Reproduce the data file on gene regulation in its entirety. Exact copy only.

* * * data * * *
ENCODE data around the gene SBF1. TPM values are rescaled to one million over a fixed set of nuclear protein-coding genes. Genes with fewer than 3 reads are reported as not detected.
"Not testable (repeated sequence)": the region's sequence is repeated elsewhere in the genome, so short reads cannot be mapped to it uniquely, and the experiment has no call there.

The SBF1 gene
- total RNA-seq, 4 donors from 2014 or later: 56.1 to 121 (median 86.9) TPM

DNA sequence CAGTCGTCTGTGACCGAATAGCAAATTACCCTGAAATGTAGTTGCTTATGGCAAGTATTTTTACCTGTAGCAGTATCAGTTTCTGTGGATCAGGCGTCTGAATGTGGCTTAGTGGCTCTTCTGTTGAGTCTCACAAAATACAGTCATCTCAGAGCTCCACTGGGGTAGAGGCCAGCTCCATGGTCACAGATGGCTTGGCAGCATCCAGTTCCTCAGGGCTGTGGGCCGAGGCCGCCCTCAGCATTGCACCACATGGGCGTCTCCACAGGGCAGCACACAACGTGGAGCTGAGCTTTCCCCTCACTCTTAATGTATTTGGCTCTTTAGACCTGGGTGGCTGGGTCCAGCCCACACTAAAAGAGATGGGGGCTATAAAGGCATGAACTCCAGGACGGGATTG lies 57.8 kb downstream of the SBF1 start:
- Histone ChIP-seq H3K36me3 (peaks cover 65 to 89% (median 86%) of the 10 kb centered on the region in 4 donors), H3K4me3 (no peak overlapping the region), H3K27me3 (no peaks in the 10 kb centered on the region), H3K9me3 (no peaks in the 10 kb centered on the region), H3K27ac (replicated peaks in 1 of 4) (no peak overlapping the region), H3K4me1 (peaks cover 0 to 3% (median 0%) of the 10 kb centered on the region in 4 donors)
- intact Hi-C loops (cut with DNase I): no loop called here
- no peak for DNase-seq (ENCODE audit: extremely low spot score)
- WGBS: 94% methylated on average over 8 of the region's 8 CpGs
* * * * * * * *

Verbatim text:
ENCODE data around the gene SBF1. TPM values are rescaled to one million over a fixed set of nuclear protein-coding genes. Genes with fewer than 3 reads are reported as not detected.
"Not testable (repeated sequence)": the region's sequence is repeated elsewhere in the genome, so short reads cannot be mapped to it uniquely, and the experiment has no call there.

The SBF1 gene
- total RNA-seq, 4 donors from 2014 or later: 56.1 to 121 (median 86.9) TPM

DNA sequence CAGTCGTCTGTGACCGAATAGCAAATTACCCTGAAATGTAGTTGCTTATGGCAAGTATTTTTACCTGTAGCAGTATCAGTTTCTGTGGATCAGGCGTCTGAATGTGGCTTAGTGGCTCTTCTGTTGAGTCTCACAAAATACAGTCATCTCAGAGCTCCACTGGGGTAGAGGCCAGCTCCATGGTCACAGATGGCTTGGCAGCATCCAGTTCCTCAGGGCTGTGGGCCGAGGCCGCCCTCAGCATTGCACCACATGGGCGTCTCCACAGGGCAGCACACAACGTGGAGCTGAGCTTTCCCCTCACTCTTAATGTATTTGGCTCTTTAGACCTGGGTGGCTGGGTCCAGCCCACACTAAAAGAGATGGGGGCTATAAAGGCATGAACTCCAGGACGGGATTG lies 57.8 kb downstream of the SBF1 start:
- Histone ChIP-seq H3K36me3 (peaks cover 65 to 89% (median 86%) of the 10 kb centered on the region in 4 donors), H3K4me3 (no peak overlapping the region), H3K27me3 (no peaks in the 10 kb centered on the region), H3K9me3 (no peaks in the 10 kb centered on the region), H3K27ac (replicated peaks in 1 of 4) (no peak overlapping the region), H3K4me1 (peaks cover 0 to 3% (median 0%) of the 10 kb centered on the region in 4 donors)
- intact Hi-C loops (cut with DNase I): no loop called here
- no peak for DNase-seq (ENCODE audit: extremely low spot score)
- WGBS: 94% methylated on average over 8 of the region's 8 CpGs